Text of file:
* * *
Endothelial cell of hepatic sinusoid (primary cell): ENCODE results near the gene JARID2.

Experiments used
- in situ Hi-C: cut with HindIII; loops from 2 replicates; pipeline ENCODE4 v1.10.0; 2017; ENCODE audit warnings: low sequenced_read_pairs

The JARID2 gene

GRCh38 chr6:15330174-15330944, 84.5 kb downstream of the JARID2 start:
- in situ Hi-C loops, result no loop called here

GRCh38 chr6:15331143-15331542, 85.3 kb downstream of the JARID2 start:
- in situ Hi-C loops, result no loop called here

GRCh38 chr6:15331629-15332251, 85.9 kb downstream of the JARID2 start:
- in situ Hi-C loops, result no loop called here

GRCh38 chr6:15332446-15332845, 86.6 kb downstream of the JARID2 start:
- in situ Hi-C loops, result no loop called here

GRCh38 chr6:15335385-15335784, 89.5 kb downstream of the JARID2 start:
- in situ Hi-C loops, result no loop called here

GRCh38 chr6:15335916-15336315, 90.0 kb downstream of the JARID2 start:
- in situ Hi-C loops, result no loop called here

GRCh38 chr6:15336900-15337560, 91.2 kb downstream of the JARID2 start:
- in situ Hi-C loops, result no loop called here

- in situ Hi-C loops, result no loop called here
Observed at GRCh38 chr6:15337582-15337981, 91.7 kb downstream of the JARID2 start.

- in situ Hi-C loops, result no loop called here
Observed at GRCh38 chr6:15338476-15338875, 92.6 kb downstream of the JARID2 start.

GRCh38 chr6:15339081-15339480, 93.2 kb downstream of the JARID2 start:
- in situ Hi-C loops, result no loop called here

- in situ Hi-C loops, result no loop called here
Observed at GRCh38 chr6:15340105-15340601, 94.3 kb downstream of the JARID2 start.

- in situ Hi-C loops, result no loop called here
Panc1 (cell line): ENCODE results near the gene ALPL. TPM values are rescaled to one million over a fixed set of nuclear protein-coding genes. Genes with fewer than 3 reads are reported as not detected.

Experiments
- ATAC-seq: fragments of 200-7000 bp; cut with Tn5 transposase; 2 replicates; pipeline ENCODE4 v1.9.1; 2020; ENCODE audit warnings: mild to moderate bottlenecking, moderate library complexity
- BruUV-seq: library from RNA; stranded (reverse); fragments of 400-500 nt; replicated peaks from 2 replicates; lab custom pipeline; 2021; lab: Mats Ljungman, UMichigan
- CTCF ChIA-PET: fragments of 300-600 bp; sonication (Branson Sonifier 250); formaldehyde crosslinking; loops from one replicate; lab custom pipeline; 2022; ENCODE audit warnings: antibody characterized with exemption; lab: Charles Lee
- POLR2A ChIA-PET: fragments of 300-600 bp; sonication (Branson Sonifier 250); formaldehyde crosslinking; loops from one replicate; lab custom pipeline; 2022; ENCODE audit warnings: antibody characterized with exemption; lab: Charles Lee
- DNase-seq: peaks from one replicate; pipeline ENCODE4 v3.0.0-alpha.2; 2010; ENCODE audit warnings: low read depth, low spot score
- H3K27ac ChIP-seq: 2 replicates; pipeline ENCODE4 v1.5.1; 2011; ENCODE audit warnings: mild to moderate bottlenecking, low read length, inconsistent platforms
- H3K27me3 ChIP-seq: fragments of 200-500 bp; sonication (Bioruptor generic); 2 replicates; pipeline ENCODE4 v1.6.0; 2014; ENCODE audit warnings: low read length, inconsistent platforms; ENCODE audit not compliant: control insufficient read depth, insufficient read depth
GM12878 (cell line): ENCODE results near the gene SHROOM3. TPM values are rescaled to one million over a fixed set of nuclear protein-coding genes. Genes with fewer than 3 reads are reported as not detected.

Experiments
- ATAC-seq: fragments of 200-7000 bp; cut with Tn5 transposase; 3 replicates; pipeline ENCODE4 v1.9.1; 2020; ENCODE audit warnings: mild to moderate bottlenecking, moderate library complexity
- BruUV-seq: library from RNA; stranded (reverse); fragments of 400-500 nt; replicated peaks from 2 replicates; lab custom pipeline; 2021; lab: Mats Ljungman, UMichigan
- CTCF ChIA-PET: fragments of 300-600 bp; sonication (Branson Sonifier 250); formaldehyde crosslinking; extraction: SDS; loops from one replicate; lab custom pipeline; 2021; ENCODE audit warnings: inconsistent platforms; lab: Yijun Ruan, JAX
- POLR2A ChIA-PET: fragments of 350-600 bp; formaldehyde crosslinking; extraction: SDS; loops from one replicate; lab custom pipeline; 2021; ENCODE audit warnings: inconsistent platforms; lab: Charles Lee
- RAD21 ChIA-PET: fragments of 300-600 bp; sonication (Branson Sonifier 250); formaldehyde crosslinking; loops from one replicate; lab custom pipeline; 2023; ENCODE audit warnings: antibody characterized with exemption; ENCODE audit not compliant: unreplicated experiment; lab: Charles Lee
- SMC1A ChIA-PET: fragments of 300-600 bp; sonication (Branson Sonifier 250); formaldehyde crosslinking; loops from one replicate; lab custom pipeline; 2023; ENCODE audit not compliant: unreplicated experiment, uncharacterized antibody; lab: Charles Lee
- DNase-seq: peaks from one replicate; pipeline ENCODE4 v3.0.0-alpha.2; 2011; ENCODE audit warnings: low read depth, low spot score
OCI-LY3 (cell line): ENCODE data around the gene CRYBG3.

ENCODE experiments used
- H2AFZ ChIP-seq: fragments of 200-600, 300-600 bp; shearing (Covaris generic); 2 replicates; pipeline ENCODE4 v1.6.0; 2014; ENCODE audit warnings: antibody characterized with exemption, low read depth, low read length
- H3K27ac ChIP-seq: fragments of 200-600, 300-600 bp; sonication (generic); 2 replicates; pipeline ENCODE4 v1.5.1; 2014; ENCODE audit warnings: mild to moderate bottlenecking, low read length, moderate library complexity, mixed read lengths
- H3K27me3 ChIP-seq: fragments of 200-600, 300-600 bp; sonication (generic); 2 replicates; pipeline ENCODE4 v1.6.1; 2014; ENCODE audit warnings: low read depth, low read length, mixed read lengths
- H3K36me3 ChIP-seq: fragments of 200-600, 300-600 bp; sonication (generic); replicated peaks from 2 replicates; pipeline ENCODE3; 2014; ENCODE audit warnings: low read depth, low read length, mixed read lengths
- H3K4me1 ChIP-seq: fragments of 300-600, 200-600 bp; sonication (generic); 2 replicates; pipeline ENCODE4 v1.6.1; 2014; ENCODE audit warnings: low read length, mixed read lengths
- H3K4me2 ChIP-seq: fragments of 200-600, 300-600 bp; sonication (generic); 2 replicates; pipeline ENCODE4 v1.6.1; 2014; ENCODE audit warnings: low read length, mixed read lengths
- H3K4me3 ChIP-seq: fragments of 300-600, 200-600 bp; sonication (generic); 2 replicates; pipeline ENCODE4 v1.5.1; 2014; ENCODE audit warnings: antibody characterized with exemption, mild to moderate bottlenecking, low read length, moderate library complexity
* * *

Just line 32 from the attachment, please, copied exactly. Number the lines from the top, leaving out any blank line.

- CTCF ChIA-PET: fragments of 300-600 bp; sonication (Branson Sonifier 250); formaldehyde crosslinking; loops from one replicate; lab custom pipeline; 2022; ENCODE audit warnings: antibody characterized with exemption; lab: Charles Lee